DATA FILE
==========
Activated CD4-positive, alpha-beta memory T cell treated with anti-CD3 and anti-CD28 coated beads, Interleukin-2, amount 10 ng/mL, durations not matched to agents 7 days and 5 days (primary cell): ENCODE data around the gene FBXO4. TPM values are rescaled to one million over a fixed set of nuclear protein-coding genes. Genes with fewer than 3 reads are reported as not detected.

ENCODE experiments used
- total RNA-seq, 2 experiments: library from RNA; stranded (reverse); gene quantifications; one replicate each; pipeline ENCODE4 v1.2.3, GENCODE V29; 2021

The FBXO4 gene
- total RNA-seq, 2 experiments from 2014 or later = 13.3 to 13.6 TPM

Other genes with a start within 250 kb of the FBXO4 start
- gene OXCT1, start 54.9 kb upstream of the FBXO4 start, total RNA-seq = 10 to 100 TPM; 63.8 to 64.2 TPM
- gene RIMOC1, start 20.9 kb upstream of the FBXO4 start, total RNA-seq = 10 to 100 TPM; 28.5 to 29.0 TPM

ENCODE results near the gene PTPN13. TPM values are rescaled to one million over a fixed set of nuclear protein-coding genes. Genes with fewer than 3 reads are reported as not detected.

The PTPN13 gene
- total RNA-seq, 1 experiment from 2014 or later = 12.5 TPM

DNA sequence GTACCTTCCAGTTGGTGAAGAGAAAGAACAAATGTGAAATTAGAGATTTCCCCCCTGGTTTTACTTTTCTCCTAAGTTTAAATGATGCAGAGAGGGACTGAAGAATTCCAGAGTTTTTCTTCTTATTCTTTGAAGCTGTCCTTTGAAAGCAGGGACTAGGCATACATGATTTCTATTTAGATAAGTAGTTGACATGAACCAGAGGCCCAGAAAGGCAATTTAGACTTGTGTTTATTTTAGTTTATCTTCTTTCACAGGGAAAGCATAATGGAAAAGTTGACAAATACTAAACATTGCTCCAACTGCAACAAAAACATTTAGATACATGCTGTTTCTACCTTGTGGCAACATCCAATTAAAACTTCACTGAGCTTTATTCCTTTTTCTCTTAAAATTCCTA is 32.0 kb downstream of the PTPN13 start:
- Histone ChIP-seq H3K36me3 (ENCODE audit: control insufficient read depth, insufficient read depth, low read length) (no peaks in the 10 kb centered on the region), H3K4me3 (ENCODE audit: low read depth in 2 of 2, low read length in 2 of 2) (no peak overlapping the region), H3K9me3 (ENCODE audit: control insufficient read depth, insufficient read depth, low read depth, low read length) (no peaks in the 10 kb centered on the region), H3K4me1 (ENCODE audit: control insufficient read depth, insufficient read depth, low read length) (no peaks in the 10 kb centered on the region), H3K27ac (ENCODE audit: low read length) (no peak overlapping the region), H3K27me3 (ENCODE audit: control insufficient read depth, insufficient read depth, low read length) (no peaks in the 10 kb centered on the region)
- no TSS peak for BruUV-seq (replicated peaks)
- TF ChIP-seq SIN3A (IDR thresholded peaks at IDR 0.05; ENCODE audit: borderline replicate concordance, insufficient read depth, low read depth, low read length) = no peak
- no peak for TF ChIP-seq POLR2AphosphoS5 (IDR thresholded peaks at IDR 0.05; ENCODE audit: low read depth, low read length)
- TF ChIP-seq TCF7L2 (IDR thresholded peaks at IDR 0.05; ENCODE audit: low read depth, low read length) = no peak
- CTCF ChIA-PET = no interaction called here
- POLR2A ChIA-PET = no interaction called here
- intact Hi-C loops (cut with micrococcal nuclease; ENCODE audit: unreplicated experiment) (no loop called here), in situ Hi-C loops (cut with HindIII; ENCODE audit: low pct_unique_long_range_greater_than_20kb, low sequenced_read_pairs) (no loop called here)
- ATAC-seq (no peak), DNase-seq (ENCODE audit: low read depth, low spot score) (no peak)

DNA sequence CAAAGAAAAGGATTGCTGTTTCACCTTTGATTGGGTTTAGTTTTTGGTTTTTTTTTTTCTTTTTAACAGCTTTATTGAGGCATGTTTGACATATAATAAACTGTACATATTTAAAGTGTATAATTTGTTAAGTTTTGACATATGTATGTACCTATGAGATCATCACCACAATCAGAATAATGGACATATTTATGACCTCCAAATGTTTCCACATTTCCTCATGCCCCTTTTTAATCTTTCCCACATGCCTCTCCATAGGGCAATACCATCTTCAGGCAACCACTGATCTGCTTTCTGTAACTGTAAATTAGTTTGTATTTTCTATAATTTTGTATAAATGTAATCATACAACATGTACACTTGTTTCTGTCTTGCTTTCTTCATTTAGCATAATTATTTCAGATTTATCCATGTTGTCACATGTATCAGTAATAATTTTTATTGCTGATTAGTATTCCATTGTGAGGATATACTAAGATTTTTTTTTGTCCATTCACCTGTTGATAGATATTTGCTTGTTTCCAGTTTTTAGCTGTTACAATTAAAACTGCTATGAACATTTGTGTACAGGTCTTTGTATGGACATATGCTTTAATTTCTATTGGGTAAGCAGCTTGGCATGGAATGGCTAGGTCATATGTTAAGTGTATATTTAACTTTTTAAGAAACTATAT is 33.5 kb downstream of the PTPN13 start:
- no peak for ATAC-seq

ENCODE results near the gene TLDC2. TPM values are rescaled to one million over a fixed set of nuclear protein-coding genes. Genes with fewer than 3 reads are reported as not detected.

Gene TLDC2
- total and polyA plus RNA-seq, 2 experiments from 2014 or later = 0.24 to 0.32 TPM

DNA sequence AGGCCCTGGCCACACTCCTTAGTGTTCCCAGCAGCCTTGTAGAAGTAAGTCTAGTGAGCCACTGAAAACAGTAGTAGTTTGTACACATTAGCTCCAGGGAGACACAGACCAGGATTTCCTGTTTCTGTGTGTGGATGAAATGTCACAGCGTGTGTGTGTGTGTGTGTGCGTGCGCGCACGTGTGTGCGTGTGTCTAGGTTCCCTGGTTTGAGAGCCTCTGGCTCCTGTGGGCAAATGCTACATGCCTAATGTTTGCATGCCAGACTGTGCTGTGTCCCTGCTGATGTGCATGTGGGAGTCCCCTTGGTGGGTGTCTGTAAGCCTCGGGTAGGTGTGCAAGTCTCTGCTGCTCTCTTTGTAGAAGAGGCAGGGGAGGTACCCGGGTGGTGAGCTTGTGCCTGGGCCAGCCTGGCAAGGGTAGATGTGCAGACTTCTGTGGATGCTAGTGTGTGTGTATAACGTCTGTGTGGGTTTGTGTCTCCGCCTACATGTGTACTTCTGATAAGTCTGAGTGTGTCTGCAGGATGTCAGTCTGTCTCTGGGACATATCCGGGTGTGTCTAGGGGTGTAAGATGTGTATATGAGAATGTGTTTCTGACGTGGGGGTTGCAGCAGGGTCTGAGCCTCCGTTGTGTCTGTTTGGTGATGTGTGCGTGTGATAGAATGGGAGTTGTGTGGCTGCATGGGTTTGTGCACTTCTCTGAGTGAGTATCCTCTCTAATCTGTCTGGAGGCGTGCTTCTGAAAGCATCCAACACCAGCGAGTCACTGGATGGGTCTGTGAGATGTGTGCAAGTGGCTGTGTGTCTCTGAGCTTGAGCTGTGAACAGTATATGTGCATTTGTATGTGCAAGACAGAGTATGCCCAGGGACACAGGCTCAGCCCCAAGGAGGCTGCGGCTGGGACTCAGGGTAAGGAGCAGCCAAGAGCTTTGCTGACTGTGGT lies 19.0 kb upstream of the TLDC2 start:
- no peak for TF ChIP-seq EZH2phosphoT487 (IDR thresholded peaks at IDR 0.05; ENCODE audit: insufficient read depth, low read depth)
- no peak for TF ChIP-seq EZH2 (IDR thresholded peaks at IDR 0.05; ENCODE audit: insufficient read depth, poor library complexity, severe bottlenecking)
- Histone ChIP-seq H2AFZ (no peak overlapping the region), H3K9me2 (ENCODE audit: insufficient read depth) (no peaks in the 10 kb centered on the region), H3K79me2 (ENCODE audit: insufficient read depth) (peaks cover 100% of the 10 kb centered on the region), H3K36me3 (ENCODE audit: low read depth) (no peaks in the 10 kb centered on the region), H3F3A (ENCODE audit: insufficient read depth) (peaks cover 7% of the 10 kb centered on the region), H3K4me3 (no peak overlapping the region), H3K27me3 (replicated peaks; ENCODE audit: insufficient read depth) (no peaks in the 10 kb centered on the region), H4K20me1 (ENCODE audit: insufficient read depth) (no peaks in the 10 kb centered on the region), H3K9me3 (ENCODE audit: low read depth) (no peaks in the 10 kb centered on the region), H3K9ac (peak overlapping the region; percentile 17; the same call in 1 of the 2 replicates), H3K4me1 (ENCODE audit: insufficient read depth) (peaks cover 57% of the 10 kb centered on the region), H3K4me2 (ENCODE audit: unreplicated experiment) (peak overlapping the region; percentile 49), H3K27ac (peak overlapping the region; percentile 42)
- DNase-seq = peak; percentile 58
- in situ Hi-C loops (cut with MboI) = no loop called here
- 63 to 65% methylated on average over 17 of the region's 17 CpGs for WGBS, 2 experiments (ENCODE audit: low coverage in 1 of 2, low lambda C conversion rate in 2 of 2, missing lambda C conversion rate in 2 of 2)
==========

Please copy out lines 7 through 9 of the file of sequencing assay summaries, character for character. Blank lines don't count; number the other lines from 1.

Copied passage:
- gene OXCT1, start 54.9 kb upstream of the FBXO4 start, total RNA-seq = 10 to 100 TPM; 63.8 to 64.2 TPM
- gene RIMOC1, start 20.9 kb upstream of the FBXO4 start, total RNA-seq = 10 to 100 TPM; 28.5 to 29.0 TPM

ENCODE results near the gene PTPN13. TPM values are rescaled to one million over a fixed set of nuclear protein-coding genes. Genes with fewer than 3 reads are reported as not detected.